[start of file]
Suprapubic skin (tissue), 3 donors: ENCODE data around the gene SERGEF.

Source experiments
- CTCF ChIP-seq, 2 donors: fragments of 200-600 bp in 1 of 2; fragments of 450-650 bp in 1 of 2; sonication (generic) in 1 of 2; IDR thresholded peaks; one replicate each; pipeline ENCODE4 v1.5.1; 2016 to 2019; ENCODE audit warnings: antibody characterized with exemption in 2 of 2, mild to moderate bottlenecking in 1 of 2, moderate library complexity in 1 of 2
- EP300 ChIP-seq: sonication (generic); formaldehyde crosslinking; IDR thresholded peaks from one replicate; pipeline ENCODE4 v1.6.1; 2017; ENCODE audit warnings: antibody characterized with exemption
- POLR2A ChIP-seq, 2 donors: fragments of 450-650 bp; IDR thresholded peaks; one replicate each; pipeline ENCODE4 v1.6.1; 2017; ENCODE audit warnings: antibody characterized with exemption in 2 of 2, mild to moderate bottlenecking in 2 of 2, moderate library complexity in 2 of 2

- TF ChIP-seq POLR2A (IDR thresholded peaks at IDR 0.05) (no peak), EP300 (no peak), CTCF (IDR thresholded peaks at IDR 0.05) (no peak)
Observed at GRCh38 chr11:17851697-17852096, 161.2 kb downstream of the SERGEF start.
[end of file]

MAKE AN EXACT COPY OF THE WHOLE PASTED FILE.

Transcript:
Suprapubic skin (tissue), 3 donors: ENCODE data around the gene SERGEF.

Source experiments
- CTCF ChIP-seq, 2 donors: fragments of 200-600 bp in 1 of 2; fragments of 450-650 bp in 1 of 2; sonication (generic) in 1 of 2; IDR thresholded peaks; one replicate each; pipeline ENCODE4 v1.5.1; 2016 to 2019; ENCODE audit warnings: antibody characterized with exemption in 2 of 2, mild to moderate bottlenecking in 1 of 2, moderate library complexity in 1 of 2
- EP300 ChIP-seq: sonication (generic); formaldehyde crosslinking; IDR thresholded peaks from one replicate; pipeline ENCODE4 v1.6.1; 2017; ENCODE audit warnings: antibody characterized with exemption
- POLR2A ChIP-seq, 2 donors: fragments of 450-650 bp; IDR thresholded peaks; one replicate each; pipeline ENCODE4 v1.6.1; 2017; ENCODE audit warnings: antibody characterized with exemption in 2 of 2, mild to moderate bottlenecking in 2 of 2, moderate library complexity in 2 of 2

- TF ChIP-seq POLR2A (IDR thresholded peaks at IDR 0.05) (no peak), EP300 (no peak), CTCF (IDR thresholded peaks at IDR 0.05) (no peak)
Observed at GRCh38 chr11:17851697-17852096, 161.2 kb downstream of the SERGEF start.